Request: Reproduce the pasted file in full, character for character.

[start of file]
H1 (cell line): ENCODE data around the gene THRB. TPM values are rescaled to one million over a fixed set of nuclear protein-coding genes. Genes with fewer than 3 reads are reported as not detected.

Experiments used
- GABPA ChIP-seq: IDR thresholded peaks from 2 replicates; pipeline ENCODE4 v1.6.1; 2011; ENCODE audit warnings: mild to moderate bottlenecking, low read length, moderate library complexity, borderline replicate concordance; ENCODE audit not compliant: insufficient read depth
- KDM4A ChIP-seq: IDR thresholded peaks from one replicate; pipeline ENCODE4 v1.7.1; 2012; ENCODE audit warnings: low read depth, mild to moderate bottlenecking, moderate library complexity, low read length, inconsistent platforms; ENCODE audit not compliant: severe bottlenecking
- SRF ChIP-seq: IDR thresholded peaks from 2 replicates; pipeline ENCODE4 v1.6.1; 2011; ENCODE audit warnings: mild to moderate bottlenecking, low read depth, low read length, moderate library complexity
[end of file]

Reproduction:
H1 (cell line): ENCODE data around the gene THRB. TPM values are rescaled to one million over a fixed set of nuclear protein-coding genes. Genes with fewer than 3 reads are reported as not detected.

Experiments used
- GABPA ChIP-seq: IDR thresholded peaks from 2 replicates; pipeline ENCODE4 v1.6.1; 2011; ENCODE audit warnings: mild to moderate bottlenecking, low read length, moderate library complexity, borderline replicate concordance; ENCODE audit not compliant: insufficient read depth
- KDM4A ChIP-seq: IDR thresholded peaks from one replicate; pipeline ENCODE4 v1.7.1; 2012; ENCODE audit warnings: low read depth, mild to moderate bottlenecking, moderate library complexity, low read length, inconsistent platforms; ENCODE audit not compliant: severe bottlenecking
- SRF ChIP-seq: IDR thresholded peaks from 2 replicates; pipeline ENCODE4 v1.6.1; 2011; ENCODE audit warnings: mild to moderate bottlenecking, low read depth, low read length, moderate library complexity